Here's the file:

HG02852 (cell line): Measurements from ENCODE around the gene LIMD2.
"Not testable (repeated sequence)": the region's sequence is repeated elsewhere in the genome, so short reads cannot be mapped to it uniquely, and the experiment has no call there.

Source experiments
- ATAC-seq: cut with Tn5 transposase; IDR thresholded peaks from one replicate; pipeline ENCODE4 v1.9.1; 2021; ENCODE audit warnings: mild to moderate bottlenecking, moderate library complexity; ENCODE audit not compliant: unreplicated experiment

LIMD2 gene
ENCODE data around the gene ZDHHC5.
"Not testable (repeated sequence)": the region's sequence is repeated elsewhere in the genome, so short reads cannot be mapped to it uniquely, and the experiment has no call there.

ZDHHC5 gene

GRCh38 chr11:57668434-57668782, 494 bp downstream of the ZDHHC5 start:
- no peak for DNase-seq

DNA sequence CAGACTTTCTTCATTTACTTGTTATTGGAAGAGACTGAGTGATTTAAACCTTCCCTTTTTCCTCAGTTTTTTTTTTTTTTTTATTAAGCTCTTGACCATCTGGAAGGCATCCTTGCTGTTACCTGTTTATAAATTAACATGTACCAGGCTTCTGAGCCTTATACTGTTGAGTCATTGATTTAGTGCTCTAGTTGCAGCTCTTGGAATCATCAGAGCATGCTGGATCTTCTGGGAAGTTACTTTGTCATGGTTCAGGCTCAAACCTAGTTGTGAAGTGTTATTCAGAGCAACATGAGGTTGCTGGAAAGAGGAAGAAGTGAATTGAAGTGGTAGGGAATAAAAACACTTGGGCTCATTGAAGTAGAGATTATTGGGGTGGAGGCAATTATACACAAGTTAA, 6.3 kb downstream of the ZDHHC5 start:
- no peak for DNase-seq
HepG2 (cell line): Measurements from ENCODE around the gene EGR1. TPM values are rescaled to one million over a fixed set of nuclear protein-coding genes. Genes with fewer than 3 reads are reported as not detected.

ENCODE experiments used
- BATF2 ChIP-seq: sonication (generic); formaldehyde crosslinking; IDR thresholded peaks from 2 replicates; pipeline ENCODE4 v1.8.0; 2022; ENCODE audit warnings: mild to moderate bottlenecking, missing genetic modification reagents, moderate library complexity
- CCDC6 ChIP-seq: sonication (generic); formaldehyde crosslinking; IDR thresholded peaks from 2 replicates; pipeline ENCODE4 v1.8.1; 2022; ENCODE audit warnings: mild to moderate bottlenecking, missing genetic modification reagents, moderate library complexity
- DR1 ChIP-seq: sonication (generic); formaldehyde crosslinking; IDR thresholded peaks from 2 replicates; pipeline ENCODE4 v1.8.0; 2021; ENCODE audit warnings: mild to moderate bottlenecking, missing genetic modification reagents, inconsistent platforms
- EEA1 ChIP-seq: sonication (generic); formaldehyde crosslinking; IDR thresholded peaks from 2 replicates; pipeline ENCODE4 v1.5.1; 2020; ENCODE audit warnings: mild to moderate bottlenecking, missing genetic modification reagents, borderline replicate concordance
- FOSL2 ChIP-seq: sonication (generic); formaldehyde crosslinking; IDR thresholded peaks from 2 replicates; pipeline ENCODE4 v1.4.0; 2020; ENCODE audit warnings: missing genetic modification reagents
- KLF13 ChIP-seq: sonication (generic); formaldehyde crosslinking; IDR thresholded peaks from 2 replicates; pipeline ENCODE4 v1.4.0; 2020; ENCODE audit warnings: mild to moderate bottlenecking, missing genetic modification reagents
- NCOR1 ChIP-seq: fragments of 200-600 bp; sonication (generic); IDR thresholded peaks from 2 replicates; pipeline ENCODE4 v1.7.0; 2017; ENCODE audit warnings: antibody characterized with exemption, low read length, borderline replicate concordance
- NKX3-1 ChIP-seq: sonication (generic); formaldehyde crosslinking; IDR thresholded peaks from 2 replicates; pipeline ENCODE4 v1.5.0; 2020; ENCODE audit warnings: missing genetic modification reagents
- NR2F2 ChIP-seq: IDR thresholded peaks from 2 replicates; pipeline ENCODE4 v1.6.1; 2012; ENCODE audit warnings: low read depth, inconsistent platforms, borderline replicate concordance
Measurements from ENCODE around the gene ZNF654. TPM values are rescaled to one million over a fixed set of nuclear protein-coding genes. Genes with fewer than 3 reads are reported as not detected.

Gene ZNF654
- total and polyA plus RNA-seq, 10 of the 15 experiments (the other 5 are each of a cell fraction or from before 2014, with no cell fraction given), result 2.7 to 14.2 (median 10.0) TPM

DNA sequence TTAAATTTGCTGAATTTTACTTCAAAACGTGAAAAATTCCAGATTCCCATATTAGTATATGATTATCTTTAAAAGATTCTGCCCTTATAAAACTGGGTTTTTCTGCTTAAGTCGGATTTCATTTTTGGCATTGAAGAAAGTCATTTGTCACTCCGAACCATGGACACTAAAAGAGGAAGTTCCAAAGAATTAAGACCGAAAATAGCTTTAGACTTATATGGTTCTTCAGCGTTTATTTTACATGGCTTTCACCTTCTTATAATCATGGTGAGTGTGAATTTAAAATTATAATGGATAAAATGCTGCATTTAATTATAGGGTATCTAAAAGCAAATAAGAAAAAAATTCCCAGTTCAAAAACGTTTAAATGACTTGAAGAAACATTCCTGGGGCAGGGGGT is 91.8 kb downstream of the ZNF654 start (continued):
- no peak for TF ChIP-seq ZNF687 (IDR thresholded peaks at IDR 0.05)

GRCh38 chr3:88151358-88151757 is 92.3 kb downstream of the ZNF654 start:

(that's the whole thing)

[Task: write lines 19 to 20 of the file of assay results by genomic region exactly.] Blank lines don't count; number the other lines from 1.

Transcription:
- FOSL2 ChIP-seq: sonication (generic); formaldehyde crosslinking; IDR thresholded peaks from 2 replicates; pipeline ENCODE4 v1.4.0; 2020; ENCODE audit warnings: missing genetic modification reagents
- KLF13 ChIP-seq: sonication (generic); formaldehyde crosslinking; IDR thresholded peaks from 2 replicates; pipeline ENCODE4 v1.4.0; 2020; ENCODE audit warnings: mild to moderate bottlenecking, missing genetic modification reagents